The earliest accounts of trading parties into the Belly River country come from Peter Fidler, who wintered among the Peigan there in 1793.  Beyond that, it is only mentioned once between 1795 and 1821. The Belly River only comes back into focus during the 1822, when Francis Heron led a party of Hudson’s Bay Company (HBC) employees and contracted Freemen into the region as part of the HBC’s Bow River Expedition. On October 27, 1822, “Mr Heron and his Party consisting of Messrs. J.E. Harriott[,] Dond. Manson, Hugh Munro, Alexr Douglas and Twenty men” departed for the Oldman-Belly Watershed. It is worth noting that Harriott would spend most of his career trading with the Blackfoot at Rocky Mountain House and Peigan Post (aka Old Bow Post), while Munro would marry a Piikani woman and live out most of his life among the Blackfoot. It not clear who the other 20 men on the expedition are, although the likes Jimmy Jock Bird, Louis Brunais (Bruneau), Jack and George Ward, and Michel Patenaude were probably among their numbers, as all of these freemen had or would later develop kin connections with the Blackfoot, Tsuut’ina or Gros Ventre, and remained active in the Southern Alberta Trade throughout the 1820s. [i] These men were Métis themselves or gave rise to prominent Métis families.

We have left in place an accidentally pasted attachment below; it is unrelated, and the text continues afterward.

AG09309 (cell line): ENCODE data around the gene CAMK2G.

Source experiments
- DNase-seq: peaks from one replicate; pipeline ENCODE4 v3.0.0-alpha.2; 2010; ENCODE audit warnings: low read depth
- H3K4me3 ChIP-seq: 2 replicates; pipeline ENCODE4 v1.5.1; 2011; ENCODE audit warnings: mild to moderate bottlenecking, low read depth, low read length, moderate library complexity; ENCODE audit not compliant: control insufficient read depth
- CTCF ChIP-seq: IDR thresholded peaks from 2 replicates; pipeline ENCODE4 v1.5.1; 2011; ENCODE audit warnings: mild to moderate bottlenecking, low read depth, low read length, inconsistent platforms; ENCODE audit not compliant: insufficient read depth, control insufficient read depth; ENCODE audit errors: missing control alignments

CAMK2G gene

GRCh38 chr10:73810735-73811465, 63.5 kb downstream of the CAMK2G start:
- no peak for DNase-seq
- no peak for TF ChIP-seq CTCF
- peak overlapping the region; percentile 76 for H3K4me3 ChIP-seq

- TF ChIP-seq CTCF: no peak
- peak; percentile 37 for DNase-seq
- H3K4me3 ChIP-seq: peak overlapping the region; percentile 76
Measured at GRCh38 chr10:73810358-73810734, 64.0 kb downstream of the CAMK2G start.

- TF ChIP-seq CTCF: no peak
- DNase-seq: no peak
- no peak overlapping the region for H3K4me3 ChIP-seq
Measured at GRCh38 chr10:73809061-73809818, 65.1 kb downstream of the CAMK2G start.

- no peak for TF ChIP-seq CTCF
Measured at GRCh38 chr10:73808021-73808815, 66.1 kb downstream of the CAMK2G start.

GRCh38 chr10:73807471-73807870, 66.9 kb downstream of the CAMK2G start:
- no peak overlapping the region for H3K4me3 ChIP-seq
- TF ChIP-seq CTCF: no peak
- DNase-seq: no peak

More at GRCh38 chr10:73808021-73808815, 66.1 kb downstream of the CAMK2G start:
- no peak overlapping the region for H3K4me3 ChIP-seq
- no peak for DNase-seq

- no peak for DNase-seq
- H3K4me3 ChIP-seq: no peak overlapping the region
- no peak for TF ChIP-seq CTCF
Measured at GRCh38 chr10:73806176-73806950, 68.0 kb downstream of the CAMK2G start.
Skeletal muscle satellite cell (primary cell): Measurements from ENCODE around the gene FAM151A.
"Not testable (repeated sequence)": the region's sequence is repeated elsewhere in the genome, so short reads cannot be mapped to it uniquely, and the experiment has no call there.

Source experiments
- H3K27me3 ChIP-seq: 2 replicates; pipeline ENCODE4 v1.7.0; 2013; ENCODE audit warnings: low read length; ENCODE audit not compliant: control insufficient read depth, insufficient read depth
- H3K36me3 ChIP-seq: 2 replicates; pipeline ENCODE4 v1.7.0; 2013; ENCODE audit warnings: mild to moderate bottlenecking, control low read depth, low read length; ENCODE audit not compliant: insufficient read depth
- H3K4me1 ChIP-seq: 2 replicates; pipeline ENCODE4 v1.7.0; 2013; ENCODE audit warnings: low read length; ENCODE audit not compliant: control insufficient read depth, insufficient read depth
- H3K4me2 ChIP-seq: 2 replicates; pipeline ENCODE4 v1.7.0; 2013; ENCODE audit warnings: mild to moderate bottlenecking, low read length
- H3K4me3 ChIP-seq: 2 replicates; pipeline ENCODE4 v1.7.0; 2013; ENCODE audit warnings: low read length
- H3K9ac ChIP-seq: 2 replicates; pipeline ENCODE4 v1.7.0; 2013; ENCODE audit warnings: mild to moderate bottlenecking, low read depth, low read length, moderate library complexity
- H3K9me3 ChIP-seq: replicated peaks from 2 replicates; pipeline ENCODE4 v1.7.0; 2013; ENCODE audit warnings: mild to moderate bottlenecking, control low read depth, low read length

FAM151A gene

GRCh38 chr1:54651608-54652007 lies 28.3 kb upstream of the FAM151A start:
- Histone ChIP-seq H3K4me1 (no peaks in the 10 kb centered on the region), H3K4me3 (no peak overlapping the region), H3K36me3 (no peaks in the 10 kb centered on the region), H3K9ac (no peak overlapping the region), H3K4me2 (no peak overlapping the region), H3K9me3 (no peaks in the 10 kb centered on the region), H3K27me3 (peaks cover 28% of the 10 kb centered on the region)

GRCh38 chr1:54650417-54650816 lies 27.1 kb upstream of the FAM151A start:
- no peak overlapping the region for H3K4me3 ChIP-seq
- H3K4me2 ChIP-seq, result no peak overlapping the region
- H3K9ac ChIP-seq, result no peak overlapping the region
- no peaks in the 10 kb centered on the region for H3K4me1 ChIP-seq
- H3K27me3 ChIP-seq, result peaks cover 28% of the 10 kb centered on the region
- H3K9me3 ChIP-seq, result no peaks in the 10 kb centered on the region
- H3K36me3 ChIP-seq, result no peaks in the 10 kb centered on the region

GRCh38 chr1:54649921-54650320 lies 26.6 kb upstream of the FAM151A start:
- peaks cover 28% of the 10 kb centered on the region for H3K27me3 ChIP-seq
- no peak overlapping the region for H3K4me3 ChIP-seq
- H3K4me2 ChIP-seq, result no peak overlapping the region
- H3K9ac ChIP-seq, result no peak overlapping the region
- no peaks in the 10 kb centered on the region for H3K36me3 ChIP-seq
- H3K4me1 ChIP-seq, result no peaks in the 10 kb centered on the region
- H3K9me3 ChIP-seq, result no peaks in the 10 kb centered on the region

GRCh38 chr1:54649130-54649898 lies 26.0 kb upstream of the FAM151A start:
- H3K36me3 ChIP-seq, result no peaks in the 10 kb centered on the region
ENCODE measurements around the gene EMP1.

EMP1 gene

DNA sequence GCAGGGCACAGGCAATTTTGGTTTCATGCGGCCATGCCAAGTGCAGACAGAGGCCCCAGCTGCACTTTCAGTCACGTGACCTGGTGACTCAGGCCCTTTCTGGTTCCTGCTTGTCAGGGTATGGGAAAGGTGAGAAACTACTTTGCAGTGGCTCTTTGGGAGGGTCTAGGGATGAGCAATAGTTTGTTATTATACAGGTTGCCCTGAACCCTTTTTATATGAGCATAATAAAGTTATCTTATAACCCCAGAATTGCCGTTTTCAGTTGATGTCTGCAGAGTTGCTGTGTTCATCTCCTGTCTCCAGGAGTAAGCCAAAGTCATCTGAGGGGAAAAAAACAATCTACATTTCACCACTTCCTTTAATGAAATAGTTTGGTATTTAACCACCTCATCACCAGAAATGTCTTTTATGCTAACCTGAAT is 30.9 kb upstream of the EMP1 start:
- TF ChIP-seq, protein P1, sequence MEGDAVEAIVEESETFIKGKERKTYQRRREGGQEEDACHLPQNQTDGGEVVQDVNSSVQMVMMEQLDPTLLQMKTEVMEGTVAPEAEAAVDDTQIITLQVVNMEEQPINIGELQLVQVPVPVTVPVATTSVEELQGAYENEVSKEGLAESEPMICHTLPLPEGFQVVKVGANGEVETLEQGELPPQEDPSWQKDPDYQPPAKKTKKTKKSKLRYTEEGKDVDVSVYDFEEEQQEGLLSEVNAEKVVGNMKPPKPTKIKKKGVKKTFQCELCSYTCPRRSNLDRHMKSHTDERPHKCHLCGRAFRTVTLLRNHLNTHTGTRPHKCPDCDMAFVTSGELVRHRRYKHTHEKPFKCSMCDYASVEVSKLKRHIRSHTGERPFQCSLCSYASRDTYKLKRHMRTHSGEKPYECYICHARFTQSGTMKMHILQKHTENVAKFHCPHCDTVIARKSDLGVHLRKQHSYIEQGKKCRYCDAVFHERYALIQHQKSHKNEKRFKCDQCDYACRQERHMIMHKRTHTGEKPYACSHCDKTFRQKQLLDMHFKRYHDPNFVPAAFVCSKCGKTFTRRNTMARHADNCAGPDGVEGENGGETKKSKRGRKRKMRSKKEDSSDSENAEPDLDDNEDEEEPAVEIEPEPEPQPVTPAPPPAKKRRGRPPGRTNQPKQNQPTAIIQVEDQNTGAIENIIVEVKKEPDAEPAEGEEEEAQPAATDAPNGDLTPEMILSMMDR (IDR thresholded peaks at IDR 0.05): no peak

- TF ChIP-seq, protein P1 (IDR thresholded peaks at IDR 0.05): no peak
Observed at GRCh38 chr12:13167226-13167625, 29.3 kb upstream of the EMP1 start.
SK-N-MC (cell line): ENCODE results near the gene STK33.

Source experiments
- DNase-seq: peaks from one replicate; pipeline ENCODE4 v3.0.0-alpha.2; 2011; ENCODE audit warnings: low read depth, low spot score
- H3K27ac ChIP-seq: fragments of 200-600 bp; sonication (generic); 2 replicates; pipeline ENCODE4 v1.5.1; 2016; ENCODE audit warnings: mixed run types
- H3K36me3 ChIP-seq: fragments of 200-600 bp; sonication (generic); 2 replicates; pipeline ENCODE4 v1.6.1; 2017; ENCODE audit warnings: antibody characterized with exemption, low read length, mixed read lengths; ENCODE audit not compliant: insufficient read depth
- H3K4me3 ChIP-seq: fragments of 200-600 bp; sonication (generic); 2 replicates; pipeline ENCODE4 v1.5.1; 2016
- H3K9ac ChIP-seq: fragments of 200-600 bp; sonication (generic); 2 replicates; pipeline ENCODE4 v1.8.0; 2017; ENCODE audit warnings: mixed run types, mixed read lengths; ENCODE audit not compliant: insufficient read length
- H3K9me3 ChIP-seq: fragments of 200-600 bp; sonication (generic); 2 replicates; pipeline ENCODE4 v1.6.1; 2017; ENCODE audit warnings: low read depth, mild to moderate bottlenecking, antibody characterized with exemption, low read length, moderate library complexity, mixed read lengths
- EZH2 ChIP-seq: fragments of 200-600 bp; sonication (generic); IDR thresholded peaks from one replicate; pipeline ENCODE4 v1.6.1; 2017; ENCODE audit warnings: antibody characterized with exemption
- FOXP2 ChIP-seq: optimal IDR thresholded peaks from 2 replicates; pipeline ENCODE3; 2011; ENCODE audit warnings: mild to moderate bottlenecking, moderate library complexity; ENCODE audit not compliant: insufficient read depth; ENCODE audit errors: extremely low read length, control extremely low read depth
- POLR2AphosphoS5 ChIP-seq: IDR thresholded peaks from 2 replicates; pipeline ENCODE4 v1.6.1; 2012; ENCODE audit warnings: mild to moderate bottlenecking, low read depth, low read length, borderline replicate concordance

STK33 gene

“Country between the Red River Settlement and the Rocky Mountains showing the various routes of the expedition, under the command of Capt. John Palliser, 1857-1858.” Source: Historical Maps Collection, Libraries and Cultural Resources Digital Collections, University of Calgary. 
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Lady Lougheed: Métis Matriarch

Editor’s note: This week, RETROactive is pleased to share another post written by historical researcher Matt Hiltermann, on behalf of the Métis Nation of Alberta Region 3. Matt recently wrote about the Métis of Rouleaville.

Written by: Matt Hiltermann

When Albertans hear the Lougheed name, they likely think of late premier Peter Lougheed. Others may may also be familiar with his grandfather, Sir James Alex Lougheed. Much less discussed, however, is the matriarch of the Lougheed family: Lady Isabella Clark Hardisty Lougheed.